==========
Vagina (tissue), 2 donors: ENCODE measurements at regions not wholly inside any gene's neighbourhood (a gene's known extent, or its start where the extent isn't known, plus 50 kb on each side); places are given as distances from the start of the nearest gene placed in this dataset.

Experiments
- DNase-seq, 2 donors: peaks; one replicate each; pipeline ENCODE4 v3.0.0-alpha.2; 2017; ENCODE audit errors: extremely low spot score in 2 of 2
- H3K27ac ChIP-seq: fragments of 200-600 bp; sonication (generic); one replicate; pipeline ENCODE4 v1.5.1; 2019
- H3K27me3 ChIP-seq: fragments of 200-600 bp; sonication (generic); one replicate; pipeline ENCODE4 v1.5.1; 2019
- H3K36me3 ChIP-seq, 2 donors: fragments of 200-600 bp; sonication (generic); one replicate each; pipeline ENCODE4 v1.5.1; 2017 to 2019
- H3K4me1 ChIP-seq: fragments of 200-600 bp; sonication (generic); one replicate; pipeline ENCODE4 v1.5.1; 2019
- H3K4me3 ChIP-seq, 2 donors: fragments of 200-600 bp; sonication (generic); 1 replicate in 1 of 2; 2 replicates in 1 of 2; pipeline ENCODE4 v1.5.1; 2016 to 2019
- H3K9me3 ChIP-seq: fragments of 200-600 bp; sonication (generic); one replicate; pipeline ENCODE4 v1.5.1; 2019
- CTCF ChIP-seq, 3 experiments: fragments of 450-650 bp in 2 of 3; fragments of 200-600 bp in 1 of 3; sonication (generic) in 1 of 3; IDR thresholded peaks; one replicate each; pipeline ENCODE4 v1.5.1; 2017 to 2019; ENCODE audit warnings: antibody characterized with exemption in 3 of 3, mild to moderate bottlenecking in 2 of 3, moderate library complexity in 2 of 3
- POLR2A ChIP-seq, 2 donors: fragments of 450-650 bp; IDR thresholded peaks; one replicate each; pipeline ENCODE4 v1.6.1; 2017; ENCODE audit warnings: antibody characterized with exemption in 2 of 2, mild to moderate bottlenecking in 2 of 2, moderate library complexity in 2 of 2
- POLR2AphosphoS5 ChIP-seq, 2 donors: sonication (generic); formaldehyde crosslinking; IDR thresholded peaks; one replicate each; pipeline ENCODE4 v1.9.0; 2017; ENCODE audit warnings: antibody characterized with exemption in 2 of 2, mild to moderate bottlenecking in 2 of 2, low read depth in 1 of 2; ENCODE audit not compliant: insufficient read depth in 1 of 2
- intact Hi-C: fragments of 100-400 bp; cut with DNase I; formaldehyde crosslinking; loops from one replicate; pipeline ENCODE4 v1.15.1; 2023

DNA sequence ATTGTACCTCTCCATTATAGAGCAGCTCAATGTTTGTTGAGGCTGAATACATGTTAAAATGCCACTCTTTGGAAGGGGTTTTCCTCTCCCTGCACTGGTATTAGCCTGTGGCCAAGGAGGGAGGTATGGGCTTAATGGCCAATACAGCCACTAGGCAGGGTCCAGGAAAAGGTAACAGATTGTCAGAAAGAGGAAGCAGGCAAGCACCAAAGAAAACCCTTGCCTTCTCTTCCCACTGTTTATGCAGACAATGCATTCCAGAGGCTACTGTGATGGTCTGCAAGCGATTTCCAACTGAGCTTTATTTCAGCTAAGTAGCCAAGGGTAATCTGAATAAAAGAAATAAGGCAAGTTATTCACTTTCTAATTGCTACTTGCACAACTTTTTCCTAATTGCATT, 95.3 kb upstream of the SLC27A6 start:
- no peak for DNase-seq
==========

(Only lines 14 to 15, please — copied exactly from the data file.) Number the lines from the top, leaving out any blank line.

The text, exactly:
DNA sequence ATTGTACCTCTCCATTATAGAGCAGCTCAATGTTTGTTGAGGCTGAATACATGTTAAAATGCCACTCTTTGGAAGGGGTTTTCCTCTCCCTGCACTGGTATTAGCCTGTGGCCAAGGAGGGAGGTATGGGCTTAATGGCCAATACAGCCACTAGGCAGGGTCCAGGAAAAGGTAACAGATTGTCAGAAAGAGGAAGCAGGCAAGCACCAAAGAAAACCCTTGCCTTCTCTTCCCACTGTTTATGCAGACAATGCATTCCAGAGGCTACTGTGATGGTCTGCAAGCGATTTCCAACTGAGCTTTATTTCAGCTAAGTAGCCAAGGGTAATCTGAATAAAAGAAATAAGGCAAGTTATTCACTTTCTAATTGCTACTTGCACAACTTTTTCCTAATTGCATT, 95.3 kb upstream of the SLC27A6 start:
- no peak for DNase-seq